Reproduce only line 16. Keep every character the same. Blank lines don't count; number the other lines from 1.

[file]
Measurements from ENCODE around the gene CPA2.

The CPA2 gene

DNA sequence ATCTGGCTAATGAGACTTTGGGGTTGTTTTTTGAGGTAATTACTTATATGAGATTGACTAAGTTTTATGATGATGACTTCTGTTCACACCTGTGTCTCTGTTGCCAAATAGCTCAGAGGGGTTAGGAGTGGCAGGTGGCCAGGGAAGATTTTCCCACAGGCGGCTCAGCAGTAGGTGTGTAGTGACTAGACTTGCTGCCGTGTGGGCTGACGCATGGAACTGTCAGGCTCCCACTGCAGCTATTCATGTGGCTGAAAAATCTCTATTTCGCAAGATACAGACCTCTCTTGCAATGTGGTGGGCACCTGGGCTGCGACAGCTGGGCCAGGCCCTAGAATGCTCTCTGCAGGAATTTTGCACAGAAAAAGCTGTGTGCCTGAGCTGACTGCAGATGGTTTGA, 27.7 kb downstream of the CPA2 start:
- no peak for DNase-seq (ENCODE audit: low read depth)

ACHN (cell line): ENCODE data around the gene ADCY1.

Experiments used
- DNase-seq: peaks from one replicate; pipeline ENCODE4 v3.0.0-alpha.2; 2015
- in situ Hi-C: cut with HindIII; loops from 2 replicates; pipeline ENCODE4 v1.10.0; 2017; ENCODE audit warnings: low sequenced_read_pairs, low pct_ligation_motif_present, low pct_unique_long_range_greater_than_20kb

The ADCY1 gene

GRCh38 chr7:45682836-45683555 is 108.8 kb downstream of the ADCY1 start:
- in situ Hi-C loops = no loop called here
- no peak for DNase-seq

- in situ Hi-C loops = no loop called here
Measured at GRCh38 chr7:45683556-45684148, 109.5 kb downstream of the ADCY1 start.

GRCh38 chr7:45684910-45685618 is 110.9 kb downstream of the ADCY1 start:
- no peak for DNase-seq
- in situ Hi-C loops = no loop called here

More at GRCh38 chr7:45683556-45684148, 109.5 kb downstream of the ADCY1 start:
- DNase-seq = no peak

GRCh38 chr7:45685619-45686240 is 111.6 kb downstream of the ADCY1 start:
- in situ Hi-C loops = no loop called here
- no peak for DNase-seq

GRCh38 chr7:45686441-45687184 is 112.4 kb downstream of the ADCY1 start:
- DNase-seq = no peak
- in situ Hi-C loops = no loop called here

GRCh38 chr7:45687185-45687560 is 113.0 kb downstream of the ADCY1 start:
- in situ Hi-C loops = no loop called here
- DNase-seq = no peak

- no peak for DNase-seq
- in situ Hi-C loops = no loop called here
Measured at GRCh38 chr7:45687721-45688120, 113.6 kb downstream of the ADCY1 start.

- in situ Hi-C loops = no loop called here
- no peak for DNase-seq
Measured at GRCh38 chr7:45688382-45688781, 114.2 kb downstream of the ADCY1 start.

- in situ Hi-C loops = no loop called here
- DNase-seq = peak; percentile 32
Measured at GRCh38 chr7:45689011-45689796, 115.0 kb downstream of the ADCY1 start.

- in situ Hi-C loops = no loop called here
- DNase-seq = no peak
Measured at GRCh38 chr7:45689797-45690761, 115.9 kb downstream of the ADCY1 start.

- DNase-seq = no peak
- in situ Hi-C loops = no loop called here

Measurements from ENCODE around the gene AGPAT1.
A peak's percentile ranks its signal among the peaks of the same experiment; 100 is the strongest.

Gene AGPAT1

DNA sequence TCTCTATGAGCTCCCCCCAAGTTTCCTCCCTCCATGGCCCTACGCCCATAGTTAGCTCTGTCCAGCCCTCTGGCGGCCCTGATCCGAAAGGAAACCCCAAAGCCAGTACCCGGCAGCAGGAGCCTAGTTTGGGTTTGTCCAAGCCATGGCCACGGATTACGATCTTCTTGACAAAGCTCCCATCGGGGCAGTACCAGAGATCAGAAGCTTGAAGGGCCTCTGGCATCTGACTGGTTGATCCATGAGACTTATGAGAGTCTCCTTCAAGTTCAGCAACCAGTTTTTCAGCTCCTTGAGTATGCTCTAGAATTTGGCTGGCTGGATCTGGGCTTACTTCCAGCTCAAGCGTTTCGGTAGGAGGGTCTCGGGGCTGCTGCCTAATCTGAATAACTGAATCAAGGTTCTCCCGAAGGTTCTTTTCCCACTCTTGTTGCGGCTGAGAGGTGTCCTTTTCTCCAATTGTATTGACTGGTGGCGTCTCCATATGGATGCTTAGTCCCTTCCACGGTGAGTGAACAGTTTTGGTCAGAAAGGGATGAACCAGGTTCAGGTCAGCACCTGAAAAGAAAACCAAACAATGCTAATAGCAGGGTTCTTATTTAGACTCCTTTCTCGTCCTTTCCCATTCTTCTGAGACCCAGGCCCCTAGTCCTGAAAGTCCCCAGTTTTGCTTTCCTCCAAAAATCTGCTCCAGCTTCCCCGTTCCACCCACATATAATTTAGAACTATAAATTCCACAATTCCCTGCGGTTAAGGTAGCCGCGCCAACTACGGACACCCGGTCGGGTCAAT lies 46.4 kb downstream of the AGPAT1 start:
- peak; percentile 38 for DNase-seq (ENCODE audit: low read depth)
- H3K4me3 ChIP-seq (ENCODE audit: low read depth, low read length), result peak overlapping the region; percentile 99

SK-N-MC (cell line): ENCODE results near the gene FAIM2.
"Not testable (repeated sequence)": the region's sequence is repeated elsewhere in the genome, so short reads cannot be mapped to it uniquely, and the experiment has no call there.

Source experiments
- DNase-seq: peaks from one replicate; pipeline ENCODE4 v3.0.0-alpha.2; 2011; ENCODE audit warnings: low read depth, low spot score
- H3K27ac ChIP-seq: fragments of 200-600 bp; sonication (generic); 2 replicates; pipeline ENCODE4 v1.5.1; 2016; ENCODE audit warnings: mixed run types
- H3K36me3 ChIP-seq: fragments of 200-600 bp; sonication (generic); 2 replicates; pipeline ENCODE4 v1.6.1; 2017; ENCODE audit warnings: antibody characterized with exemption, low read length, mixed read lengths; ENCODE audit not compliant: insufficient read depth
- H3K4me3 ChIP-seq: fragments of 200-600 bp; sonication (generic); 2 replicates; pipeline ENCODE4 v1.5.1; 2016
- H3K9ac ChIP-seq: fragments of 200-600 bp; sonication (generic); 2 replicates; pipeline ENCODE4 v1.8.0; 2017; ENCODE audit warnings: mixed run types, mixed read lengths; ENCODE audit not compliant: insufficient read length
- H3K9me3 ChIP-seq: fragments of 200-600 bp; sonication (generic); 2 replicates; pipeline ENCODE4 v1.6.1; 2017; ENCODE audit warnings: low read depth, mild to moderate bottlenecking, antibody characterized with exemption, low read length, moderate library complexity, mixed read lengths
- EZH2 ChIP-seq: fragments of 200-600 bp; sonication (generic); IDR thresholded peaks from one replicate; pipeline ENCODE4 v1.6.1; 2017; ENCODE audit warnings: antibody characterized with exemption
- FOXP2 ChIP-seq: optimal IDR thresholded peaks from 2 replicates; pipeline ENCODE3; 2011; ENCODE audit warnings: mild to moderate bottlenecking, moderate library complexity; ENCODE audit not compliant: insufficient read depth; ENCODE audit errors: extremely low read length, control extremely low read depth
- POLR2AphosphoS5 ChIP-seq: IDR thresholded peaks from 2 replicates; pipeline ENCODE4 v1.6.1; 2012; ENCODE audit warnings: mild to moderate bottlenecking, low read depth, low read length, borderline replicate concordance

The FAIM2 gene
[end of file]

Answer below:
- no peak for DNase-seq